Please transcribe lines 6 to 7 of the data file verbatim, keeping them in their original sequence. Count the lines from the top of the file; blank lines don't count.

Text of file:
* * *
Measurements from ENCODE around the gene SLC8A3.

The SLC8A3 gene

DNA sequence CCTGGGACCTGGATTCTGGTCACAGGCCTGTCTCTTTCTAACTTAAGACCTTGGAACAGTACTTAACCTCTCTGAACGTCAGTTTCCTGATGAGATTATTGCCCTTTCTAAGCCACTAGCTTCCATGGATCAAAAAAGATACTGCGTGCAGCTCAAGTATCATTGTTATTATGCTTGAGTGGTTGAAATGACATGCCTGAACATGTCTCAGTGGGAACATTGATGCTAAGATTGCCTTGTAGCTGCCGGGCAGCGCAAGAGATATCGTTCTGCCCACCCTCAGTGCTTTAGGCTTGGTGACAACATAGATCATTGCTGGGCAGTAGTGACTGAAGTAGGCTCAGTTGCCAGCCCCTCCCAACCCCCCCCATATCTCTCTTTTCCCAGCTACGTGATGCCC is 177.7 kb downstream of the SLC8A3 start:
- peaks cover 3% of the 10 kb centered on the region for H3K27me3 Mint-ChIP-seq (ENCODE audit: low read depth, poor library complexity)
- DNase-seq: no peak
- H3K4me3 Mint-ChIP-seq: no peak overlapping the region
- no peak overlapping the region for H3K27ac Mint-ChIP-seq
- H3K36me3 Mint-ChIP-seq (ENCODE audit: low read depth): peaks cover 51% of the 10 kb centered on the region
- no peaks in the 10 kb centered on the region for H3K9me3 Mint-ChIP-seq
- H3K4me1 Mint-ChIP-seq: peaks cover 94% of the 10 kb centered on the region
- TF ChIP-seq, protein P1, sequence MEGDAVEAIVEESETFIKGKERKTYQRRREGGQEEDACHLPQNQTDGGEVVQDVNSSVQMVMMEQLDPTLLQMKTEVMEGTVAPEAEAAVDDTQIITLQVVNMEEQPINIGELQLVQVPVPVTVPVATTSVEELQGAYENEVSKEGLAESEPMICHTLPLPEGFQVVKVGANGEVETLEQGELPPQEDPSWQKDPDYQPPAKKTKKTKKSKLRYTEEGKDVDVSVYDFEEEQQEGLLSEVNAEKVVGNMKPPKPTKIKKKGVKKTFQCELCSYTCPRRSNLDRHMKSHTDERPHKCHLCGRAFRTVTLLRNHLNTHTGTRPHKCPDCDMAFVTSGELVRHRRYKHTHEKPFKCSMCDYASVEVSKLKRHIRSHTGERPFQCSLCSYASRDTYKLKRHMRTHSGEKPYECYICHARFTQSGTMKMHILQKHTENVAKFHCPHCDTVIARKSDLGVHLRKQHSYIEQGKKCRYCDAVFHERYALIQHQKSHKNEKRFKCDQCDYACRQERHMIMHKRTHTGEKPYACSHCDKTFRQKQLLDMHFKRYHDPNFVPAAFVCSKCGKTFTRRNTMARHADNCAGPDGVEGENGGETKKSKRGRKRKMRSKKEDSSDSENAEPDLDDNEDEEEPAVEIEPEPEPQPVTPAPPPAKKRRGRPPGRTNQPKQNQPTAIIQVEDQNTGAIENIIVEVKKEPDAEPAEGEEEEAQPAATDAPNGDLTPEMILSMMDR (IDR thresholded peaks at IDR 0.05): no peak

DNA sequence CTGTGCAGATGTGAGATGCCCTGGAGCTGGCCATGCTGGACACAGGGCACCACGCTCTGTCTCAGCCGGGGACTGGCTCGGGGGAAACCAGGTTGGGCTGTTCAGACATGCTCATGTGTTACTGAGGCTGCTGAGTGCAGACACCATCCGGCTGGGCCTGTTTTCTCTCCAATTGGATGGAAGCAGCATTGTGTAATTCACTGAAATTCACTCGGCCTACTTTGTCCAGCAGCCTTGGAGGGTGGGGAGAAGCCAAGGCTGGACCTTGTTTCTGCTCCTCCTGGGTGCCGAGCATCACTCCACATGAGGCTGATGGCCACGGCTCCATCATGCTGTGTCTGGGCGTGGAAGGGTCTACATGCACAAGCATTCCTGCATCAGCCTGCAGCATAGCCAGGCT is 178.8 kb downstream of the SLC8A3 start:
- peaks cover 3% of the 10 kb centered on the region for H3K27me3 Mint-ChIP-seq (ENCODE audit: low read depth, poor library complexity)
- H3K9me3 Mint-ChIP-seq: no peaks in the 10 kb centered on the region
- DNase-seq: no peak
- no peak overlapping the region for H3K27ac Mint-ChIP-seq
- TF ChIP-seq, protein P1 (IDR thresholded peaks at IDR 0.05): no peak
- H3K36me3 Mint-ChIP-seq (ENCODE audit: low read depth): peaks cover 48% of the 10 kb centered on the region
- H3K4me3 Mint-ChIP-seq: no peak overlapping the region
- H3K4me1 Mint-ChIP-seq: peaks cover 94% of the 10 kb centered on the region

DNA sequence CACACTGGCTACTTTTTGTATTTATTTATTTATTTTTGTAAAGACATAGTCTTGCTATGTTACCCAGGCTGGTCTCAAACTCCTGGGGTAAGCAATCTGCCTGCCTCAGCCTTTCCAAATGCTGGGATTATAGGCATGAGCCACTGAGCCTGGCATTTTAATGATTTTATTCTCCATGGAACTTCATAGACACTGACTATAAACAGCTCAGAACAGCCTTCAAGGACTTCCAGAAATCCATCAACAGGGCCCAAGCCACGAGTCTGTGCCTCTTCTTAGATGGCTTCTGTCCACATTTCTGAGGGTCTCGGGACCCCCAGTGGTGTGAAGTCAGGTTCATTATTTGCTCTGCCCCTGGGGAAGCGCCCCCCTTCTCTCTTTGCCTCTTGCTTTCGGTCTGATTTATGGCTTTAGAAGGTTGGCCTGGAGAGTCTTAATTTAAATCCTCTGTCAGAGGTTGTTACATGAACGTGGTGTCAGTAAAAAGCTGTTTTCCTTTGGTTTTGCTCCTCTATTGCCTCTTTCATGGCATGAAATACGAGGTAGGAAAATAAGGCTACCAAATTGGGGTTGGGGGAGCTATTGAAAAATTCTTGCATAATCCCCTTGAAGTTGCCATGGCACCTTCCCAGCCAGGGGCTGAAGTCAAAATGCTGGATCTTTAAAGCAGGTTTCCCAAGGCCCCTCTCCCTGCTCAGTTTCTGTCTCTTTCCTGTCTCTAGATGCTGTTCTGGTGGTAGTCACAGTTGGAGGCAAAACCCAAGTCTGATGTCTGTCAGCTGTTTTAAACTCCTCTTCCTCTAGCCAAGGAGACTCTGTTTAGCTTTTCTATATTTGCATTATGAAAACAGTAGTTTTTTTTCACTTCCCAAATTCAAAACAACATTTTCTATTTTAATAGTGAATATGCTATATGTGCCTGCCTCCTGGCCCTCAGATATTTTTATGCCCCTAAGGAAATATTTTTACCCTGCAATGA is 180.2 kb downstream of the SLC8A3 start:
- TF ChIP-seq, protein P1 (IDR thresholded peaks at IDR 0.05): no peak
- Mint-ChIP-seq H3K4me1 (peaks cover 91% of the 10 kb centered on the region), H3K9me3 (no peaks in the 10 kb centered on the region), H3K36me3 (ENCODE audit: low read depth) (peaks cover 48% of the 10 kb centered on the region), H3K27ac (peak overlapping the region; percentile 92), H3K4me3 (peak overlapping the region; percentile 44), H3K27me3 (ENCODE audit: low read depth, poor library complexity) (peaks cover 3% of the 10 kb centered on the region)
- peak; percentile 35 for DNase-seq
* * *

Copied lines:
- H3K4me3 Mint-ChIP-seq: no peak overlapping the region
- no peak overlapping the region for H3K27ac Mint-ChIP-seq